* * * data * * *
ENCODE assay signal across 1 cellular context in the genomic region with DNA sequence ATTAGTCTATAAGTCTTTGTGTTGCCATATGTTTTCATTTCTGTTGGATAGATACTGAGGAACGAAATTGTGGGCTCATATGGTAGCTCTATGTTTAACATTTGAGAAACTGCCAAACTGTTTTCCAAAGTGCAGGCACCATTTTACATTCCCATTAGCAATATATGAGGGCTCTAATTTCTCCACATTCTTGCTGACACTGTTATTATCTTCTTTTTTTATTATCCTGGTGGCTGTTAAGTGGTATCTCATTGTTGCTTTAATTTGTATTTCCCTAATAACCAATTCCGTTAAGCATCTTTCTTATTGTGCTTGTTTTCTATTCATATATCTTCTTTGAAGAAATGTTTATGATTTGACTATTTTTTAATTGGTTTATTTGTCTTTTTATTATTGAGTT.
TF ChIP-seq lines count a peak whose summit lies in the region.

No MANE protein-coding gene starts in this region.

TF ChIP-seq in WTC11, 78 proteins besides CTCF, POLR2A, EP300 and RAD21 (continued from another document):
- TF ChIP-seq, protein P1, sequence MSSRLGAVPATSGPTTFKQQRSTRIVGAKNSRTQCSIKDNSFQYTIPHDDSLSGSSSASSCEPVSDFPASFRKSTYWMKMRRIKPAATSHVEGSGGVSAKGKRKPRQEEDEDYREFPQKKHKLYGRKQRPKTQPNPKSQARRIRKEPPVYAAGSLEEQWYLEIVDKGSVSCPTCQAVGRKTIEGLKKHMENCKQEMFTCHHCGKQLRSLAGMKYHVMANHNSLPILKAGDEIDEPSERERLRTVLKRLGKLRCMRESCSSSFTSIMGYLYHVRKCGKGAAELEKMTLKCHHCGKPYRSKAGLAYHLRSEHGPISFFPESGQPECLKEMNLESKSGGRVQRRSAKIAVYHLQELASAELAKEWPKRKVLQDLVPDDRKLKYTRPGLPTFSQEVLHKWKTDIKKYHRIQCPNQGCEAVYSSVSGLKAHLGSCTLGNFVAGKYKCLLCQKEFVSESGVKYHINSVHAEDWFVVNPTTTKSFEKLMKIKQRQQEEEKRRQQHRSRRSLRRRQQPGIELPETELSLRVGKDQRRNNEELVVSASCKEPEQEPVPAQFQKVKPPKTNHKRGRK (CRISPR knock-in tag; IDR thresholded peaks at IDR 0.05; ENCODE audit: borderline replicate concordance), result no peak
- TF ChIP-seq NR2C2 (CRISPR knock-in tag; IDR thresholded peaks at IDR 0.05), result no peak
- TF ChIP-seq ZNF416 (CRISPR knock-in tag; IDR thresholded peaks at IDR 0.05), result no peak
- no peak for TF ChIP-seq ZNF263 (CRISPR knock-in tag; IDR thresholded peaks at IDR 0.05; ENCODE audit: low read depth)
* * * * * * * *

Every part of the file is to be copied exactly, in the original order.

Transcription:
ENCODE assay signal across 1 cellular context in the genomic region with DNA sequence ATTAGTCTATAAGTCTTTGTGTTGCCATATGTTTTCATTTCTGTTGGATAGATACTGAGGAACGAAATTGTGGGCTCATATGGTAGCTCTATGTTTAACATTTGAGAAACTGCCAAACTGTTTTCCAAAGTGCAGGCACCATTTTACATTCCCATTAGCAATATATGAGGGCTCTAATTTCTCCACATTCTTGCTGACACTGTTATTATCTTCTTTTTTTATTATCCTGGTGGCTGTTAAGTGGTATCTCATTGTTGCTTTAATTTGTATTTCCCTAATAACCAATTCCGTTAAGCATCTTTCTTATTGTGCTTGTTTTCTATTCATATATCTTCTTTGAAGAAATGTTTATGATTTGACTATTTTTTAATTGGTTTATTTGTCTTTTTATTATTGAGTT.
TF ChIP-seq lines count a peak whose summit lies in the region.

No MANE protein-coding gene starts in this region.

TF ChIP-seq in WTC11, 78 proteins besides CTCF, POLR2A, EP300 and RAD21 (continued from another document):
- TF ChIP-seq, protein P1, sequence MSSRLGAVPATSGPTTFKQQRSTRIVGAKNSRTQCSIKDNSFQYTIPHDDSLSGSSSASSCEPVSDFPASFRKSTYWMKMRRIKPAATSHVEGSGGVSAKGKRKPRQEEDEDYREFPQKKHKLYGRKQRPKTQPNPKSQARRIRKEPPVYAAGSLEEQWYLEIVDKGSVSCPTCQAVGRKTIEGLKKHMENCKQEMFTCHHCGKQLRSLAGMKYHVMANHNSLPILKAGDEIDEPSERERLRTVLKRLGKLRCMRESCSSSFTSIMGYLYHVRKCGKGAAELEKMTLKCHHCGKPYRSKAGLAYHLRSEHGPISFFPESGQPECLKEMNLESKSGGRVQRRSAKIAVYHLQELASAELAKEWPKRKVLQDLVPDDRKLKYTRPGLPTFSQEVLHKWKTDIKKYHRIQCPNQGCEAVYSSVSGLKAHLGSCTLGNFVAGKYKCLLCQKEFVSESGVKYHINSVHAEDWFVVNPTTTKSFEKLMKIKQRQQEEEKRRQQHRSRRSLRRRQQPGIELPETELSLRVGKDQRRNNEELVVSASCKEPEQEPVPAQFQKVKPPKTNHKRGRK (CRISPR knock-in tag; IDR thresholded peaks at IDR 0.05; ENCODE audit: borderline replicate concordance), result no peak
- TF ChIP-seq NR2C2 (CRISPR knock-in tag; IDR thresholded peaks at IDR 0.05), result no peak
- TF ChIP-seq ZNF416 (CRISPR knock-in tag; IDR thresholded peaks at IDR 0.05), result no peak
- no peak for TF ChIP-seq ZNF263 (CRISPR knock-in tag; IDR thresholded peaks at IDR 0.05; ENCODE audit: low read depth)